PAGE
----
OASIS Mailing List ArchivesView the OASIS mailing list archive below
or browse/search using MarkMail.


Help: OASIS Mailing Lists Help | MarkMail Help



   RE: [xml-dev] Is google a conceptual graph engine?

[ Lists Home | Date Index | Thread Index ]


If we say that actually Google or Teoma make some statements about web
resources and that these statements can be expressed by RDF statements, then
can we say that, in fact Google or Teoma are using prototype based ontology?

As we know, the object modeling world proposes two ways to create
A) Formal
b) Prototype based.

The former is incorporated into object oriented languages like java,
smalltalk or C++
The latter is incorporated into prototype instance based languages like
JavaScript (ECMA script) or Self.

In the last years, work from Yoder about Adaptive Object models helped make
a transition from static models into dynamic ones. The main purpose being to
make the system more "agile", allowing to refine its internal logic as its
implementers learns about the world. Thus, formal models can evolve and
follow the implementer's learning curve. Speaking of learning curve, how
many people are graduating with perfect "A" during their college years? Have
you ever considered that this gives you a clue about the gap between a
certain model and people having to learn it or implement it? This is
especially through is the knowledge has never been codified with modeling
languages. The process to translate the knowledge from textual or tacit
knowledge could is not that obvious and may be error prone. This is why,
recently the object world tried to break the static formal models and make
then adaptive.

Question: is the web agile or static? Is it possible to create a perfect
model? If not, how can it be changed? This leads to the problem of version.
I tried to see if an OWL model includes a versioning mechanism but wasn't
able to find it. Maybe I have not looked at the right place. Where is it

Note: John Sowa proposed the following definition for a prototype based

prototype-based ontology.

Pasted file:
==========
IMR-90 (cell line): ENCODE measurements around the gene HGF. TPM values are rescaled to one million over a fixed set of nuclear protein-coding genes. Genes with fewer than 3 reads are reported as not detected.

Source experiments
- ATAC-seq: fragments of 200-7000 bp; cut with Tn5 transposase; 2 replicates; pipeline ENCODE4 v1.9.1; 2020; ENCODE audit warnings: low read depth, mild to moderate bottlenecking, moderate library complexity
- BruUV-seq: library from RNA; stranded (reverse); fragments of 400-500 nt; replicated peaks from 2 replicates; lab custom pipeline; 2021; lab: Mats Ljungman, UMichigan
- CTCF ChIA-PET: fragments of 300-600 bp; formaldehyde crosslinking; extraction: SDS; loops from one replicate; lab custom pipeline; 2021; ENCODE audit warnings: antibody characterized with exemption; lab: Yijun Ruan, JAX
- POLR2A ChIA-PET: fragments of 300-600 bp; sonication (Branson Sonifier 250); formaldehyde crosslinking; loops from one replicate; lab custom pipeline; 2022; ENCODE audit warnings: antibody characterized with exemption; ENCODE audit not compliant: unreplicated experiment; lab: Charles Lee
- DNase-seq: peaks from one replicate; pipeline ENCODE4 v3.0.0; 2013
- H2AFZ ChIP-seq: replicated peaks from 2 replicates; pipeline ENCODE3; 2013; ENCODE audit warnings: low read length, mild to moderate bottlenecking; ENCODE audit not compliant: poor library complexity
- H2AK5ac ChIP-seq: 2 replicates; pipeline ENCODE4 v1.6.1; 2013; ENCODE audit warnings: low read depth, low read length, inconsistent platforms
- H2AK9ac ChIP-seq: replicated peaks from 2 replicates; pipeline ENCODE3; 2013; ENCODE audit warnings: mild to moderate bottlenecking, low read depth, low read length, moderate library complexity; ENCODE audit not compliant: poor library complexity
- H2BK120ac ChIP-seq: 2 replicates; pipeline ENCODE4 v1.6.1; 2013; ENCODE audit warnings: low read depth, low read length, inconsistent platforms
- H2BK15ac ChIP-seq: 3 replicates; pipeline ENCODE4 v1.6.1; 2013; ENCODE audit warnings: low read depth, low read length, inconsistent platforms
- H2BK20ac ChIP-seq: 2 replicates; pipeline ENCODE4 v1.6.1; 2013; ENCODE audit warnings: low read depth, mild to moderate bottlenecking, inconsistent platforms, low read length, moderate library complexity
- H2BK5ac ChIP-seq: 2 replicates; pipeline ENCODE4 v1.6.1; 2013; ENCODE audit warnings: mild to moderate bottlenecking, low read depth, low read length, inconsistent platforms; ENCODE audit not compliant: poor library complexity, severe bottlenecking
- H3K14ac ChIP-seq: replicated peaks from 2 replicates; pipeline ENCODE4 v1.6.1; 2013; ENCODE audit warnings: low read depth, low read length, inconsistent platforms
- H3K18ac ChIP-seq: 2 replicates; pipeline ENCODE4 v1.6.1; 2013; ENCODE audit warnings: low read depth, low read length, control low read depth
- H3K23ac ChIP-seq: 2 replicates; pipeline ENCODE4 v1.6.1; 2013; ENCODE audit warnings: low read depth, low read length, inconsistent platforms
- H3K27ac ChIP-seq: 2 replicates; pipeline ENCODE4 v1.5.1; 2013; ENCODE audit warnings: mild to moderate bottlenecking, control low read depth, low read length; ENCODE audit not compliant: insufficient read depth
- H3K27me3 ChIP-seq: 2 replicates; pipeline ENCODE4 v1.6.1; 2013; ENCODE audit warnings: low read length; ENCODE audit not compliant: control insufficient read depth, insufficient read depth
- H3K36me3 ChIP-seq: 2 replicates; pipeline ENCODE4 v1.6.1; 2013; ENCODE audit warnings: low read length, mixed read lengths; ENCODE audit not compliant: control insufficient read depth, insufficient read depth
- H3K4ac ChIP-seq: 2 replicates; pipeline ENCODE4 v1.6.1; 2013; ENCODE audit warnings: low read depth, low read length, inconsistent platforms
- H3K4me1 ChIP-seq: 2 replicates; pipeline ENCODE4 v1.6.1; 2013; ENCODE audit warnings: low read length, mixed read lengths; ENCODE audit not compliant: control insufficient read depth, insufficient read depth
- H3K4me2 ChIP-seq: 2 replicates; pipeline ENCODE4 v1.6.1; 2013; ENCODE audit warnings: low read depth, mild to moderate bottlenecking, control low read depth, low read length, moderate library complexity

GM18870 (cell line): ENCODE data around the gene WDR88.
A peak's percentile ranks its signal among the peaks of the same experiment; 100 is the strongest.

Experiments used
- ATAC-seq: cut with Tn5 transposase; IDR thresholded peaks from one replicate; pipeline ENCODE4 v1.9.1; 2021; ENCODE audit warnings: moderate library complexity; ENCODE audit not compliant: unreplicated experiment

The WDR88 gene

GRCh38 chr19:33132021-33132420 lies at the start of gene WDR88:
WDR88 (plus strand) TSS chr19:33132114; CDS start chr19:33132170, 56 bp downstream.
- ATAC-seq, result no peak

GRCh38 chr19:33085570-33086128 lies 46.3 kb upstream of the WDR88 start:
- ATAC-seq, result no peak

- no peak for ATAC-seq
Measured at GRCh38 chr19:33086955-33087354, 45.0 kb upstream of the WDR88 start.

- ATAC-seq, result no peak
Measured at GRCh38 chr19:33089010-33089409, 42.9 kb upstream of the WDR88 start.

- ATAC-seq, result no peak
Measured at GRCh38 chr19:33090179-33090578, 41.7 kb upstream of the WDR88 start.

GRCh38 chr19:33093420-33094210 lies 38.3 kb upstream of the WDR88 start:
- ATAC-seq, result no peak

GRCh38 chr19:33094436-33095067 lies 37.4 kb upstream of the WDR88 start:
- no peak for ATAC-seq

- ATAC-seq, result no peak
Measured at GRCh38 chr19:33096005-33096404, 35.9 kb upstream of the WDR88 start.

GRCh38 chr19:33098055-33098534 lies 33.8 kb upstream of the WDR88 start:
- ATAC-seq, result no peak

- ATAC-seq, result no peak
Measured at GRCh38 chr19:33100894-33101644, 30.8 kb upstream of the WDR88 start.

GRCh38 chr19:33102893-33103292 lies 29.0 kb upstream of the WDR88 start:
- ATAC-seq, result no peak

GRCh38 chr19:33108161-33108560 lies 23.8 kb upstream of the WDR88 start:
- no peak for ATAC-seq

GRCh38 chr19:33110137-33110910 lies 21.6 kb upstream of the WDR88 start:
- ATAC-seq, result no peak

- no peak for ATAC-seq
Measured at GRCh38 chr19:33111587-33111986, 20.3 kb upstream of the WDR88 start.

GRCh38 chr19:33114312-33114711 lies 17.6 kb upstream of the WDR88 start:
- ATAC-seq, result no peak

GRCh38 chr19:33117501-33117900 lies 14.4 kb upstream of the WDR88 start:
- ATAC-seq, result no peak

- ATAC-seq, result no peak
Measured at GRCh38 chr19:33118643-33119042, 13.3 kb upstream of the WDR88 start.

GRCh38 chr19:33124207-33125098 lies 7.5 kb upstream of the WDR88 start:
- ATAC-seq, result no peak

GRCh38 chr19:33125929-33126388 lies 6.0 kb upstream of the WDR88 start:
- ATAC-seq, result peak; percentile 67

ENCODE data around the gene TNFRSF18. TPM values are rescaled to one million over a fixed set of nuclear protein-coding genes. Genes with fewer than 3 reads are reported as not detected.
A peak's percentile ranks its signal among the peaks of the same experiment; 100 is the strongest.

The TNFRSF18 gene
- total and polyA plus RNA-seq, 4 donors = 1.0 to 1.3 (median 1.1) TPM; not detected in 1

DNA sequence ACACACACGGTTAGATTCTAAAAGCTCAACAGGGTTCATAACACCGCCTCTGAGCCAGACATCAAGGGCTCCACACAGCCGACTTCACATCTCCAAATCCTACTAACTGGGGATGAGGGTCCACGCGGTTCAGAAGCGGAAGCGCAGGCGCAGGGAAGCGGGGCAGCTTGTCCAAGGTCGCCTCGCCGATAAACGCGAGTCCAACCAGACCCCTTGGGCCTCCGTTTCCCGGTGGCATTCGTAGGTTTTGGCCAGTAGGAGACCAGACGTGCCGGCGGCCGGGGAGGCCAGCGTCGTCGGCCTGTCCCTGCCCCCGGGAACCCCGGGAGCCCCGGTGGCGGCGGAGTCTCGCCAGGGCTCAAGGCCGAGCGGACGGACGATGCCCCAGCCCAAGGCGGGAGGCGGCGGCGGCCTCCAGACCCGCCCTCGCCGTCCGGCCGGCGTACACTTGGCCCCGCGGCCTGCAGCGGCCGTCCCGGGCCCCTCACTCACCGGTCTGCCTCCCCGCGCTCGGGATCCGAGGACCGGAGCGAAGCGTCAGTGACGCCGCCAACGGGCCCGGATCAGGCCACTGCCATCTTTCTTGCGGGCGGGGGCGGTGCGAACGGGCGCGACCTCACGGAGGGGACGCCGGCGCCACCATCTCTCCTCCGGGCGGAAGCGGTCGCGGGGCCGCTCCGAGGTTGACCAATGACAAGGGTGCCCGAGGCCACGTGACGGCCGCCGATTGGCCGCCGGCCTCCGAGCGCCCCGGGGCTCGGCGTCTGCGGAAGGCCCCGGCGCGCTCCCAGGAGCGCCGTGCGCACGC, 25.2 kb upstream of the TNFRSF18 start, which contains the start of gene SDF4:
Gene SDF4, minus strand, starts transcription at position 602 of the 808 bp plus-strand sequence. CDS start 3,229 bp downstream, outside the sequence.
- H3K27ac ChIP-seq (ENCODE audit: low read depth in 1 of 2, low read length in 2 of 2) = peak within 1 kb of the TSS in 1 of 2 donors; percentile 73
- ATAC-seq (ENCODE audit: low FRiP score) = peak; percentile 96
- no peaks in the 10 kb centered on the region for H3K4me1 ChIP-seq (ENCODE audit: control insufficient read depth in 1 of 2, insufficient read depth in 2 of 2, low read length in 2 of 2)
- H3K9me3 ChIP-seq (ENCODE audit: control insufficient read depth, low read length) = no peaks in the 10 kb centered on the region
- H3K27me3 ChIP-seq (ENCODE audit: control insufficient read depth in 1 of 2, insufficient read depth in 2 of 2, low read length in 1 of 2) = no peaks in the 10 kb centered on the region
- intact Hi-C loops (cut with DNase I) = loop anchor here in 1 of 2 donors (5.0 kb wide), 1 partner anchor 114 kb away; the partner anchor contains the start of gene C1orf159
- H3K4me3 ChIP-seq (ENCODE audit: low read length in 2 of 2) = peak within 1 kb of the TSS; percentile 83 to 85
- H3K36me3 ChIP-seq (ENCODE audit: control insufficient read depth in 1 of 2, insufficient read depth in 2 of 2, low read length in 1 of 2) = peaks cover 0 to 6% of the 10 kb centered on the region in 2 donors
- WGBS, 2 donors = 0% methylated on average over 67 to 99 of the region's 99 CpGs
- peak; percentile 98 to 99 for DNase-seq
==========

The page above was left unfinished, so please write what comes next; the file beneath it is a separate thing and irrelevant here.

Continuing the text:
A terminological ontology whose categories are distinguished by typical
instances or prototypes rather than by axioms and definitions in logic. For
every category c in a prototype-based ontology, there must be a prototype p
and a measure of semantic distance d(x,y,c), which computes the
dissimilarity between two entities x and y when they are considered
instances of c. Then an entity x can classified by the following recursive

Suppose that x has already been classified as an instance of some category
c, which has subcategories s1,...,sn. 

For each subcategory si with prototype pi, measure the semantic distance
d(x, pi , c). 

If d(x, pi , c) has a unique minimum value for some subcategory si, then
classify x as an instance of si, and call the procedure recursively to
determine whether x can be further classified by some subcategory of si. 

If c has no subcategories or if d(x, pi , c) has no unique minimum for any
si, then the classification procedure stops with x as an instance of c,
since no finer classification is possible with the given selection of
As an example, a black cat and an orange cat would be considered very
similar as instances of the category Animal, since their common catlike
properties would be the most significant for distinguishing them from other
kinds of animals. But in the category Cat, they would share their catlike
properties with all the other kinds of cats, and the difference in color
would be more significant. In the category BlackEntity, color would be the
most relevant property, and the black cat would be closer to a crow or a
lump of coal than to the orange cat. Since prototype-based ontologies depend
on examples, it is often convenient to derive the semantic distance measure
by a method that learns from examples, such as statistics, cluster analysis,
or neural networks.


News | XML in Industry | Calendar | XML Registry
Marketplace | Resources | MyXML.org | Sponsors | Privacy Statement

Copyright 2001 XML.org. This site is hosted by OASIS